I've got no photos to show.  None at all, actually.  I'm quite distressed.  Three years worth of photos were hanging out in my i-photo program.  Three years of un-backed-up photos, I should say.  The other day I went to retrieve an old  photo and nothing.  Nothing!  Nothing before 2012.  Granted, most of the photos were of knitting projects, my daughter's tongue or my son with his hand in front of his face.  There really weren't all that many "special" pictures in there, but still, there were a few.  And they are gone.  Just plain gone.  No where to be found.  Just. Plain. Gone.  I'm so heartbroken I'm speechless.

In knitting news, there isn't much I can talk about at the moment.  I did finish the green lacy shawl that screamed daffodils and summer gardens at me.  I believe you can see it up there in the little shop photo thingy there at the top of the page.  I was quite pleased with the finish results.  It was nice and big - 72 inches across if I remember correctly.  I loved the colors and the planned variety of plain rows between the lacy rows.  Of course, I don't get to wear it because I put it in the shop.  If I can get more yarn, I may have to make another one for myself.

I also finished the secret stealth project mentioned in the last blog post.  I'm pretty excited to be done with it for many reasons.  Mainly because it was loooooong over due.  It turned out to be one of those procrastination projects where I DREAD starting it, but once I do, I get on a roll and crank it out without a hitch & in a much shorter time period than expected.  I have a love/hate relationship with those projects.  I love that they turn out so well and I always scold myself for procrastinating on it in the first place.  I tell myself I'll never procrastinate on anything ever again and then the next dreaded project comes a long and a year later, I'm still procrastinating.  Do you think I'll ever really learn the lesson?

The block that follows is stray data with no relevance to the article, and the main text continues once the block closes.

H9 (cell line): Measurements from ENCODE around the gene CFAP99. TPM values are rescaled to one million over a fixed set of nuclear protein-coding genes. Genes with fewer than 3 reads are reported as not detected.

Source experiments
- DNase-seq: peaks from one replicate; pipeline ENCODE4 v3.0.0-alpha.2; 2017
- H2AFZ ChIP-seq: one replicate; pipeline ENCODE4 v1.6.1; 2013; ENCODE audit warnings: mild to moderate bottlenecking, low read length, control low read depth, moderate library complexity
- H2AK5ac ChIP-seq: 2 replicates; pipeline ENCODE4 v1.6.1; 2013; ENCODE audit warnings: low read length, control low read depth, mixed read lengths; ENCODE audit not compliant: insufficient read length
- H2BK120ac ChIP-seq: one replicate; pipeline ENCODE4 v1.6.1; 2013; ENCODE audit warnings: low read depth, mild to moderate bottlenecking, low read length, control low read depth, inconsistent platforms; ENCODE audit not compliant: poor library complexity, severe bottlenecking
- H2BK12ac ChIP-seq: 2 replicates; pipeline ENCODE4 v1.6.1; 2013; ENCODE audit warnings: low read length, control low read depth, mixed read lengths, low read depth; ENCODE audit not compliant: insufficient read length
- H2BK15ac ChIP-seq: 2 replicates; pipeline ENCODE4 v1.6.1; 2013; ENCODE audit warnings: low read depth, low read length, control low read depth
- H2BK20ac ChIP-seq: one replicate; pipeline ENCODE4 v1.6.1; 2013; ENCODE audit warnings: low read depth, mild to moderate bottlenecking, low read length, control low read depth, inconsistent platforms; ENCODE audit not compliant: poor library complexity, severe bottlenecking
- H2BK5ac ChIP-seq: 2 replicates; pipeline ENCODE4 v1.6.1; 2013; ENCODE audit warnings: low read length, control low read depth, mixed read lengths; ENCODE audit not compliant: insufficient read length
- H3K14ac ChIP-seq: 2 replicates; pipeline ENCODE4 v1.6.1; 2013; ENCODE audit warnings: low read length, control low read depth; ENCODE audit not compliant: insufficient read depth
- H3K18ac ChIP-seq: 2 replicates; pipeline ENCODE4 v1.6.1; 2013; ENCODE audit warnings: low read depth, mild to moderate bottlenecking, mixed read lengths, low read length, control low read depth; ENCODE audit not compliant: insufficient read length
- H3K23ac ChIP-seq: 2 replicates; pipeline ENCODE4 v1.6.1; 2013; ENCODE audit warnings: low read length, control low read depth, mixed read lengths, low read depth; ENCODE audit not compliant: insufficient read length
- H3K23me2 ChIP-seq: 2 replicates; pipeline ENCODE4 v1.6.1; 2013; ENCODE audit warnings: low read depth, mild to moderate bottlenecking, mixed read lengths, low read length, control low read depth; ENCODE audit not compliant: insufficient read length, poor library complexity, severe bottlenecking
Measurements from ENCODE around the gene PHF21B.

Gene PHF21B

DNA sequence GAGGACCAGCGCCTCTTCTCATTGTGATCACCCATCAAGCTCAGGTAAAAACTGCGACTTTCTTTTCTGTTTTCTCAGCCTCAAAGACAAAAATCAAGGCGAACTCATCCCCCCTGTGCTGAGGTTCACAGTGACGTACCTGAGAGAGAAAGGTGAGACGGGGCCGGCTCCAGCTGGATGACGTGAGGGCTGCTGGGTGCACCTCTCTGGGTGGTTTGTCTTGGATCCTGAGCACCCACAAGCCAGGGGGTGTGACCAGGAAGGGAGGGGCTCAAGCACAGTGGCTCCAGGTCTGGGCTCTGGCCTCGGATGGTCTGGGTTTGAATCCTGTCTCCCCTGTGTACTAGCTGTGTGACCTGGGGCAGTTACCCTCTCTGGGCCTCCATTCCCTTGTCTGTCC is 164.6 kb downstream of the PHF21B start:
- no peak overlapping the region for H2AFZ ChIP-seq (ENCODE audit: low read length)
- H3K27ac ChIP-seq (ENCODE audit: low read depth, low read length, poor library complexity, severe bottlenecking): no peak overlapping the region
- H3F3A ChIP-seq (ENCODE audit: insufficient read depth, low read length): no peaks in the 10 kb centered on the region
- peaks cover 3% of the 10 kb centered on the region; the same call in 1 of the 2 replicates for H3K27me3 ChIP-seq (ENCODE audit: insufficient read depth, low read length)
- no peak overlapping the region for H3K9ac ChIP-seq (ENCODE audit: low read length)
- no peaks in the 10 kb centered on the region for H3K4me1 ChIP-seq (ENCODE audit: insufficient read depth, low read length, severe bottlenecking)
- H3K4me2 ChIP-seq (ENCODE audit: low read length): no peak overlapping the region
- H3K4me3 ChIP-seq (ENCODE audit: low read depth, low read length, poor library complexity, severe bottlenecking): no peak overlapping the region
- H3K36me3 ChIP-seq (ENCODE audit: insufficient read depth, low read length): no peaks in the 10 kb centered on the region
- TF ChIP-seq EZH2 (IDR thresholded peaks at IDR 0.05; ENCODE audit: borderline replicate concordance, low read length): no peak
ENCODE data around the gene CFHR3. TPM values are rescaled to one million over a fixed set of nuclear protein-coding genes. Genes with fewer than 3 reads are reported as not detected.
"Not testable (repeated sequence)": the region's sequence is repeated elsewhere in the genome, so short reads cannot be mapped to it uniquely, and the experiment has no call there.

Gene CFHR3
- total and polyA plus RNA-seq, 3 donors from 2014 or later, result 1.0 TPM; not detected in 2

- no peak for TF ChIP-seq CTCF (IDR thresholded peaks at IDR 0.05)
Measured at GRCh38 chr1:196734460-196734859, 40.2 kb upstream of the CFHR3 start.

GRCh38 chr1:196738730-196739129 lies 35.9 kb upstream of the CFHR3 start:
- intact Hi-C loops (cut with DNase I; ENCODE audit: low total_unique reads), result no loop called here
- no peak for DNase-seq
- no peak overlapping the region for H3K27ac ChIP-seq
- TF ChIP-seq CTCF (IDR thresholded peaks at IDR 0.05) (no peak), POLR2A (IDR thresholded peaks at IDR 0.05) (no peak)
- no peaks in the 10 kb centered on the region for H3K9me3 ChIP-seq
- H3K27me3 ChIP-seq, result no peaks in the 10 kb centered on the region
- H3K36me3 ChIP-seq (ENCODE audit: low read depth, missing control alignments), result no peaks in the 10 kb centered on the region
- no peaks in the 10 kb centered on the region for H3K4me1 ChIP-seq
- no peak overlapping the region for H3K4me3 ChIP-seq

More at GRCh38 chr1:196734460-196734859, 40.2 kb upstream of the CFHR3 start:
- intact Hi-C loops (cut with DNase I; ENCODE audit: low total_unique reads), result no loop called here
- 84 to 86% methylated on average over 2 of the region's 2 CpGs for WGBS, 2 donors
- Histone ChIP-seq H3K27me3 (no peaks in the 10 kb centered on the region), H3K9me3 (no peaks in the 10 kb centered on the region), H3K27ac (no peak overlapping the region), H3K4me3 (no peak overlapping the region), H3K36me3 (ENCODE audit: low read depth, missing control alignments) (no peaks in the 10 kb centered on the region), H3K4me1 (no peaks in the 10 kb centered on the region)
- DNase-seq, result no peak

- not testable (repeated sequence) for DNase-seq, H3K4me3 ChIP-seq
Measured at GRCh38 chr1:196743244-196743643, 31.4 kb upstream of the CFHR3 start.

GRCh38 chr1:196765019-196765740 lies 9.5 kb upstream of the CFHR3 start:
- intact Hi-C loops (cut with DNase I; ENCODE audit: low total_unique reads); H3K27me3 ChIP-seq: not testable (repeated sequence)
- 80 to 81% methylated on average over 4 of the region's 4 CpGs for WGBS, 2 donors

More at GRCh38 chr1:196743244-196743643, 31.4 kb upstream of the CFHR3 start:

It's just occurring to me.....  I've already packaged the stealth project up to be mailed tomorrow but I forgot to take decent photos.  Oops.  I have a couple of blurry shots in bad lighting but that's all.  Oh well.  I'm not going to unpack it and destroy the mailer just to get better photos.  I probably should, but I won't.  Maybe the receiver will take some photos and send them to me.  Anyway, I'll  post the bad, blurry pics in a few days.  Got to give the mail a little time because I would like it to be a surprise.  Although honestly, the project is so overdue, the recipient would probably never realize it was for her if she saw it here first.

In Etsy shop news, I finally broke down and bought a shop banner.  That was another one of those procrastination projects that has been on the to-do list since August of 2011.   I'd attempted to create my own but never got very far with that idea.  I had a very vague idea of what I wanted but no idea how to actually capture the image.  I'd thought about assigning the project to my kids, but I never could seem to remember to discuss it with them when we were both awake and at home with time to work on it.  I'd been kicking around the idea of hiring someone to make it for me, but who?  I finally asked my Disco Ball team on Etsy. (Don't ask.  Just know they are a FANTASTIC support group with a great sense of humor.)  In less than 24 hours of asking if anyone could recommend someone, I had a brand new banner sitting in my email inbox.  And a new avatar.  The avatar was a freebie that came with the banner & I wasn't planning on using it, but it turns out, I really, really like the avatar.  So, if you find yourself in need of a banner &/or avatar & don't feel like making it yourself, go talk to Jak.  She was super to work with!  And she's a Pirates of the Carribean/Johnny Depp fan.  Can't ask for more than that!